Xml2rfc generates RFCs and IETF drafts from document source in XML according to the IETF xml2rfc v2 and v3 vocabularies.
The IETF uses a specific format for the standards and other documents it publishes as RFCs, and for the draft documents which are produced when developing documents for publications. There exists a number of different tools to facilitate the formatting of drafts and RFCs according to the existing rules, and this tool, xml2rfc, is one of them. It takes as input an xml file which contains the text and meta-information about author names etc., and transforms it into suitably formatted output. The input xml file should follow the grammars in RFC7749 (for v2 documents) or RFC7991 (for v3 documents). Note that the grammar for v3 is still being refined, and changes will eventually be captured in the bis draft for 7991. Changes not yet captured can be seen in the xml2rfc source v3.rng.
xml2rfc provides a variety of output formats. See the command line help for a full list of formats. It also provides conversion from v2 to v3, and can run the preptool on its input.
Installation of the python package is done as usual with ‘pip install xml2rfc’, using appropriate switches and/or sudo.
Installation of support libraries for the PDF-formatter
In order to generate PDFs, xml2rfc uses the WeasyPrint module, which depends on external libaries that must be installed as native packages on your platform, separately from the xml2rfc install.
First, install the Cairo, Pango, and GDK-PixBuf library files on your system. See installation instructions on the WeasyPrint Docs:
(Python 3 is not needed if your system Python is 2.7, though).
(On some OS X systems with System Integrity Protection active, you may need to create a symlink from your home directory to the library installation directory (often /opt/local/lib):
ln -s /opt/local/lib ~/lib
in order for weasyprint to find the installed cairo and pango libraries. Whether this is needed or not depends on whether you used macports or homebrew to install cairo and pango, and the homebrew / macport version.)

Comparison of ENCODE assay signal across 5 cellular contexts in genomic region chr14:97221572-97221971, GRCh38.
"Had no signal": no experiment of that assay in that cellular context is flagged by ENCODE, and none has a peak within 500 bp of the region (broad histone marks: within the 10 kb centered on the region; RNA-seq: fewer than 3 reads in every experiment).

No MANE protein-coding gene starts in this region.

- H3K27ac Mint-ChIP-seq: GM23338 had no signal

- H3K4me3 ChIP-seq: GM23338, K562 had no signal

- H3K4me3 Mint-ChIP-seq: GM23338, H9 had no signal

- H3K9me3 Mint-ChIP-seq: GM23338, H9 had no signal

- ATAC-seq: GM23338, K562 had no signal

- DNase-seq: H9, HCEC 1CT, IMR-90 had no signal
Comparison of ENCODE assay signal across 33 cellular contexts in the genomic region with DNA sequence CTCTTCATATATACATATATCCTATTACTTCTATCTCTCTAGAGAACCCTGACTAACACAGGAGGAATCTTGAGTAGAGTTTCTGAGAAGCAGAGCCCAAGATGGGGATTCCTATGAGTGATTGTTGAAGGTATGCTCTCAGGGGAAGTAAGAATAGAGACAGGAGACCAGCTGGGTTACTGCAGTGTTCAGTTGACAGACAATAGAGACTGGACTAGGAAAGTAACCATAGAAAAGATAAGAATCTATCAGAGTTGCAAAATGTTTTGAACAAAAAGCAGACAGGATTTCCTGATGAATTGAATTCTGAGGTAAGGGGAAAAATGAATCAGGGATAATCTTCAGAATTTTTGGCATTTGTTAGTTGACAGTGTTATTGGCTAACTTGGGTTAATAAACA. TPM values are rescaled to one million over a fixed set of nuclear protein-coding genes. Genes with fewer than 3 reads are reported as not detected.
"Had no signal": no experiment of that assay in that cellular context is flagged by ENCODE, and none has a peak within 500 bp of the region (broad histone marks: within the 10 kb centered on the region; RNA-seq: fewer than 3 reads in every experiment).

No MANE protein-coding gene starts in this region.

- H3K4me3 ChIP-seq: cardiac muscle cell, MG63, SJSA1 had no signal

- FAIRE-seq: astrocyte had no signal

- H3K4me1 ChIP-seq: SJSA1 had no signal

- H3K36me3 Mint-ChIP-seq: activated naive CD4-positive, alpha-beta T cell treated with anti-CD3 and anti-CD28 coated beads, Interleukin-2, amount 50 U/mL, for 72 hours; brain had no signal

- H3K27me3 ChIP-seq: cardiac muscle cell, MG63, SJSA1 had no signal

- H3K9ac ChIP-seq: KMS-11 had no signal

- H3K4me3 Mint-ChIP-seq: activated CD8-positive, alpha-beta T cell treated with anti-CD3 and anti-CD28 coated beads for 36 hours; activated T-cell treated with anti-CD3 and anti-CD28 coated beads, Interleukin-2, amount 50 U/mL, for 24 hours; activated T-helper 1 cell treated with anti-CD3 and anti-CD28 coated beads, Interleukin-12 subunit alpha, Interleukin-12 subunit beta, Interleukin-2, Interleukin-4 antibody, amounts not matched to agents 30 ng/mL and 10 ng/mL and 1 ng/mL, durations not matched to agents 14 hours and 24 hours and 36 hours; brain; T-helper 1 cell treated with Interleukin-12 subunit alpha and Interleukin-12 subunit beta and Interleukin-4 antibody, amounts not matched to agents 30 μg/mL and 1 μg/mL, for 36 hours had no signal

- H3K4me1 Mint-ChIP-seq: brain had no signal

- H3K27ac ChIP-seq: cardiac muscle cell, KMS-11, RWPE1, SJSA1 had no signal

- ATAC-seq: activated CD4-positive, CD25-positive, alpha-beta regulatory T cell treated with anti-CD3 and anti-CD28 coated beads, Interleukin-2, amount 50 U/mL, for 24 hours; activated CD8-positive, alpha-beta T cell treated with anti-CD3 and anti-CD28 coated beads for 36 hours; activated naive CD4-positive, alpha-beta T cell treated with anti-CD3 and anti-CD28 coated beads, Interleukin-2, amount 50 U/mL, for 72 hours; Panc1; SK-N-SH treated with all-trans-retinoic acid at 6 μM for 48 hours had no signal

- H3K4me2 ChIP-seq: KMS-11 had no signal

Next, install the pycairo and weasyprint python modules using pip. Depending on your system, you may need to use ‘sudo’ or install in user-specific directories, using the –user switch. On OS X in particular, you may also need to install a newer version of setuptools using –user before weasyprint can be installed. If you install with the –user switch, you may need to also set PYTHONPATH, e.g.,
for Python 2.7.
The basic pip commands (modify as needed according to the text above) are:
pip install ‘pycairo>=1.18’ ‘weasyprint<=0.42.3’
With these installed and available to xml2rfc, the –pdf switch will be enabled.
For PDF output, you also need to install the Noto font set. Download the full set from https://noto-website-2.storage.googleapis.com/pkgs/Noto-unhinted.zip, and install as appropriate for your platform.
xml2rfc accepts a single XML document as input and outputs to one or more conversion formats.
Basic Usage: xml2rfc SOURCE [options] FORMATS...
Run xml2rfc --help for a full listing of command-line options.
Version 2.45.3 (08 Jun 2020)
Fixed an issue with rendering empty <dd/> elements.
Version 2.45.2 (02 Jun 2020)
Fixed the HTML styling of <ul spacing=”compact”/> lists, which wasn’t really compact.
Version 2.45.1 (30 May 2020)
Changed the handling of hyphens in table cells, so as to introduce line breaks on hyphens if necessary to keep a table from becoming too wide (but not otherwise). The –table-hyphen-breaks switch can be used to permit line breaks on hyphens in table cells also for tables that would not otherwise become too wide.
Added a switch –table-hyphen-breaks that will make the text renderer more eager to break on hyphens in table cells.
Using a pilcrow on an otherwise empty element added unwanted vertical space in the HTML output; avoid this. Related to issue #508.
Added a parameter to TextSplitter to control whether text is split on hyphens or not.
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